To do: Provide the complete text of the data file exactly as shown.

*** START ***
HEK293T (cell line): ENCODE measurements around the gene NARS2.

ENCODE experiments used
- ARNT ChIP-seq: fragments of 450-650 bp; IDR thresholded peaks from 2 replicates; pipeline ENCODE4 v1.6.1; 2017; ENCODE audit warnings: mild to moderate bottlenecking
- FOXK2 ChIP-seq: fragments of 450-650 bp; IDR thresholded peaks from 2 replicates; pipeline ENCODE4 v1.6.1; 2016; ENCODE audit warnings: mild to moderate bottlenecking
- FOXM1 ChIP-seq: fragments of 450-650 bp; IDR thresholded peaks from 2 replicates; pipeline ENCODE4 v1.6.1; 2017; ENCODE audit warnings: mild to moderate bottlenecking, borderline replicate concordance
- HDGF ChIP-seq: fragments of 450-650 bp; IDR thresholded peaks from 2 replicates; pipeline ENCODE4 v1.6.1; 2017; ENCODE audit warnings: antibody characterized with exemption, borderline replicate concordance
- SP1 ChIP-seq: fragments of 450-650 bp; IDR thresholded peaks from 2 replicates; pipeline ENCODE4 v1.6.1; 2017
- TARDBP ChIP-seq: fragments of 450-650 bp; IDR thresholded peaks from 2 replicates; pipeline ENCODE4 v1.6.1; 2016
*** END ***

HEK293T (cell line): ENCODE measurements around the gene NARS2.

ENCODE experiments used
- ARNT ChIP-seq: fragments of 450-650 bp; IDR thresholded peaks from 2 replicates; pipeline ENCODE4 v1.6.1; 2017; ENCODE audit warnings: mild to moderate bottlenecking
- FOXK2 ChIP-seq: fragments of 450-650 bp; IDR thresholded peaks from 2 replicates; pipeline ENCODE4 v1.6.1; 2016; ENCODE audit warnings: mild to moderate bottlenecking
- FOXM1 ChIP-seq: fragments of 450-650 bp; IDR thresholded peaks from 2 replicates; pipeline ENCODE4 v1.6.1; 2017; ENCODE audit warnings: mild to moderate bottlenecking, borderline replicate concordance
- HDGF ChIP-seq: fragments of 450-650 bp; IDR thresholded peaks from 2 replicates; pipeline ENCODE4 v1.6.1; 2017; ENCODE audit warnings: antibody characterized with exemption, borderline replicate concordance
- SP1 ChIP-seq: fragments of 450-650 bp; IDR thresholded peaks from 2 replicates; pipeline ENCODE4 v1.6.1; 2017
- TARDBP ChIP-seq: fragments of 450-650 bp; IDR thresholded peaks from 2 replicates; pipeline ENCODE4 v1.6.1; 2016